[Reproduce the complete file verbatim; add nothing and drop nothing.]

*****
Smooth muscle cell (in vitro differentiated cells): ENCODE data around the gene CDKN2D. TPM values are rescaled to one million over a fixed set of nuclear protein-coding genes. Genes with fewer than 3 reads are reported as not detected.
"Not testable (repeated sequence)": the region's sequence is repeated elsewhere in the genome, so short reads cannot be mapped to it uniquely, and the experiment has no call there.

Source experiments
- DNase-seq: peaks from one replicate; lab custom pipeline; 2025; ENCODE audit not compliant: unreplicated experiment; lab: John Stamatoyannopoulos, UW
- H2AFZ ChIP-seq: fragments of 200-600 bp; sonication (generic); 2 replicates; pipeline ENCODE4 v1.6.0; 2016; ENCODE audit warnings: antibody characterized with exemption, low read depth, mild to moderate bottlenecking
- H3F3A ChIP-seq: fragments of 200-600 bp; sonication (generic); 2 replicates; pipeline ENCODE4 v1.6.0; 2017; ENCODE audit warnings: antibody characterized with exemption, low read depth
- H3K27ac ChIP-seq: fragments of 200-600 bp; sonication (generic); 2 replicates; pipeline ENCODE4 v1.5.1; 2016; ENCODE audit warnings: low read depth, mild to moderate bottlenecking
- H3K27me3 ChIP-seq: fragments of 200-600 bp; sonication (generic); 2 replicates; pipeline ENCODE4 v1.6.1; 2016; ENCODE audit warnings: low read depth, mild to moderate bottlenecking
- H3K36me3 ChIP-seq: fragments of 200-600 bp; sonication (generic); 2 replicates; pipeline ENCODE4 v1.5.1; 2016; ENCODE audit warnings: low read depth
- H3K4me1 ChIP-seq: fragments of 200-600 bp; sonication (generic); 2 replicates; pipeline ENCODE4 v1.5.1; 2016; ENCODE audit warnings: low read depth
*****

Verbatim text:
Smooth muscle cell (in vitro differentiated cells): ENCODE data around the gene CDKN2D. TPM values are rescaled to one million over a fixed set of nuclear protein-coding genes. Genes with fewer than 3 reads are reported as not detected.
"Not testable (repeated sequence)": the region's sequence is repeated elsewhere in the genome, so short reads cannot be mapped to it uniquely, and the experiment has no call there.

Source experiments
- DNase-seq: peaks from one replicate; lab custom pipeline; 2025; ENCODE audit not compliant: unreplicated experiment; lab: John Stamatoyannopoulos, UW
- H2AFZ ChIP-seq: fragments of 200-600 bp; sonication (generic); 2 replicates; pipeline ENCODE4 v1.6.0; 2016; ENCODE audit warnings: antibody characterized with exemption, low read depth, mild to moderate bottlenecking
- H3F3A ChIP-seq: fragments of 200-600 bp; sonication (generic); 2 replicates; pipeline ENCODE4 v1.6.0; 2017; ENCODE audit warnings: antibody characterized with exemption, low read depth
- H3K27ac ChIP-seq: fragments of 200-600 bp; sonication (generic); 2 replicates; pipeline ENCODE4 v1.5.1; 2016; ENCODE audit warnings: low read depth, mild to moderate bottlenecking
- H3K27me3 ChIP-seq: fragments of 200-600 bp; sonication (generic); 2 replicates; pipeline ENCODE4 v1.6.1; 2016; ENCODE audit warnings: low read depth, mild to moderate bottlenecking
- H3K36me3 ChIP-seq: fragments of 200-600 bp; sonication (generic); 2 replicates; pipeline ENCODE4 v1.5.1; 2016; ENCODE audit warnings: low read depth
- H3K4me1 ChIP-seq: fragments of 200-600 bp; sonication (generic); 2 replicates; pipeline ENCODE4 v1.5.1; 2016; ENCODE audit warnings: low read depth